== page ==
Reality: This practice increases your fixed costs and is not tied to measurable results that have a positive impact on the firm. The two forces that drive pay are the market price, which is what the employee is worth in the market, and the internal value, which is what the employee is worth to your firm.
Increases to base salary are about recognizing changes in market price and/or the increase in the internal value of your employee. Define a base salary range for each position based on its value to your firm and its market value. Revisit the range on a continuing basis and adjust as needed. Move an employee within the range as job size, responsibilities and skill sets change over time.
Myth No. 4: It’s too challenging to create stretch goals for administrative and support staff positions, so I should pay them a discretionary bonus.
Reality: It is easier to create incentive metrics for client-facing positions, but you can have success with creating goals for staff positions as well. Stay away from paying discretionary bonuses, which are generally paid without regard for measurable criteria. They are less effective in motivating behavior, as they do not define a clear tie between pay and performance. They can also foster an entitlement mentality for employees, no matter what type of year the firm is having financially.
To create incentive metrics, start with the job description for the role and a list of the firm’s key initiatives for the next 12 to 18 months. Then enlist the participation of each employee and engage him or her in the process of creating three or four goals that can be measured in an agreed upon manner. The incentive drivers can be team-performance- based or individual-performance-based, but I recommend no more than five performance metrics to a plan. Suggested incentive metrics for support staff include: client segmentation projects, client events, marketing initiatives, technology or software implementation, client service delivery and skill development, and attaining certifications.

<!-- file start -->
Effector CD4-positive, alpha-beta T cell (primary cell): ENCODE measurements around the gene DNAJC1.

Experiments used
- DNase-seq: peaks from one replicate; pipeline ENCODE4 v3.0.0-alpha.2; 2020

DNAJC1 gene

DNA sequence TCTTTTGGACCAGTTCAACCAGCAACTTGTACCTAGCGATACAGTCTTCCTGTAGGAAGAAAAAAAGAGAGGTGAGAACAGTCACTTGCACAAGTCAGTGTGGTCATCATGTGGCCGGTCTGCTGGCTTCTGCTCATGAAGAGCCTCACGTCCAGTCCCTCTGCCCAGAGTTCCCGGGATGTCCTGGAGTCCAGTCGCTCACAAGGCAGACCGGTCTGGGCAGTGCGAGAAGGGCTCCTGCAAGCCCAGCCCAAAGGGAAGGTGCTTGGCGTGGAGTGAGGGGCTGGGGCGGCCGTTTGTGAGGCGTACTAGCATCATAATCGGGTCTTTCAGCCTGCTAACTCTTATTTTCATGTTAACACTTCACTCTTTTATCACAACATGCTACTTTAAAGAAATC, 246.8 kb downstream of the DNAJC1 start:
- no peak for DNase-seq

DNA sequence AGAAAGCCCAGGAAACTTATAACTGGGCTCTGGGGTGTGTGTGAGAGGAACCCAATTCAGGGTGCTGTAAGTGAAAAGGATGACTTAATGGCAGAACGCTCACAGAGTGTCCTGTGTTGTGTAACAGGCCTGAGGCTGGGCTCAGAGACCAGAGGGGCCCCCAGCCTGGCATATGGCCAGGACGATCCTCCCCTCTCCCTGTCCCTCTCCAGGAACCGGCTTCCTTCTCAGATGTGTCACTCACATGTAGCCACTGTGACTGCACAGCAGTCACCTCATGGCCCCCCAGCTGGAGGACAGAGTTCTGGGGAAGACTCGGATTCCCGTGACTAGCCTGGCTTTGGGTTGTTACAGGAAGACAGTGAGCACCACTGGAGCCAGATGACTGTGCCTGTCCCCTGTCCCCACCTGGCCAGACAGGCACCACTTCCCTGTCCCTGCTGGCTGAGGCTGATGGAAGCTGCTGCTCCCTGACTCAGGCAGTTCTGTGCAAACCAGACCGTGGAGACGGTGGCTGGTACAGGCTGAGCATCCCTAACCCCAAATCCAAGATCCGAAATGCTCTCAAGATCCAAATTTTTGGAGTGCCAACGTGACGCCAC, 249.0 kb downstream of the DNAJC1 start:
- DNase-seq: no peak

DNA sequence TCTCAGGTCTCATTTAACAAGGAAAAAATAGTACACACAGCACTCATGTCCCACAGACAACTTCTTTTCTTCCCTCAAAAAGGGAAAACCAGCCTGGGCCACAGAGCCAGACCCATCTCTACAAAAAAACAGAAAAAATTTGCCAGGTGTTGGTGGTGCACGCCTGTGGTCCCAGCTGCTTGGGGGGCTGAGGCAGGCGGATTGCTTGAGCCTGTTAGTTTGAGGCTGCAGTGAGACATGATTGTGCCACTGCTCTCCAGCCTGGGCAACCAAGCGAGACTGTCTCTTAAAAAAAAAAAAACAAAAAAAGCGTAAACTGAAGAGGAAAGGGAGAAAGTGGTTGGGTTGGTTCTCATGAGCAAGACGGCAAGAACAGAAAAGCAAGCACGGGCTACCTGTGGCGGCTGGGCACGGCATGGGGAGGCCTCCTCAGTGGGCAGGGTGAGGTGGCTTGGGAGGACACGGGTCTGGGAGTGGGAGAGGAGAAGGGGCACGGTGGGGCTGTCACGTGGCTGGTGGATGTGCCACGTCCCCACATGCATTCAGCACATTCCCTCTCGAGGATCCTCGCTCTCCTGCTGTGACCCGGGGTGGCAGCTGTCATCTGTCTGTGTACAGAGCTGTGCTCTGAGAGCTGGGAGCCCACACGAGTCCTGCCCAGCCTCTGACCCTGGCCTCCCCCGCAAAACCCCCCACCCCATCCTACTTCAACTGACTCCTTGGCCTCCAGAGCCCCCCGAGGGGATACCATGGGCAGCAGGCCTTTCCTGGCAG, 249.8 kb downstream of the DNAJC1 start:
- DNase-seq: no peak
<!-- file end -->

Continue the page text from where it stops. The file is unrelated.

Myth No. 5: Incentive compensation is a one-size-fits-all plan.
Reality: Your firm is composed of a diverse group of people who respond differently to incentives. The purpose of any incentive compensation plan is to motivate your people to achieve the firm’s goals. Tailoring incentive goals to each individual, his or her role and a realistic description of what can be accomplished can be a powerful motivator.
You should understand each team member’s personal drivers. A compensation plan is part of, not a substitute for, ongoing performance management practices in a firm.
Myth No. 6: I will fix my firm culture through my compensation plan.
Reality: Your compensation plan should be built upon a pay philosophy that aligns with the culture and direction of your firm.
For example, if your firm has a culture of being very team-oriented, then one of your guiding compensation principles would be to value or reward team performance more highly than individual performance.
If you want to attract and retain the highest caliber of talent, your compensation plan should be targeted to pay above the median and, in some cases, at the 75th percentile of pay. One way to align your pay practices with your business plan and firm culture is to create a compensation philosophy statement that describes the firm’s core values that are important to its future success.
Once established, the framework can be used to drive compensation decisions.
All employee compensation must be tied to objectives and performance against those objectives to maximize the value of your most important investment — your people.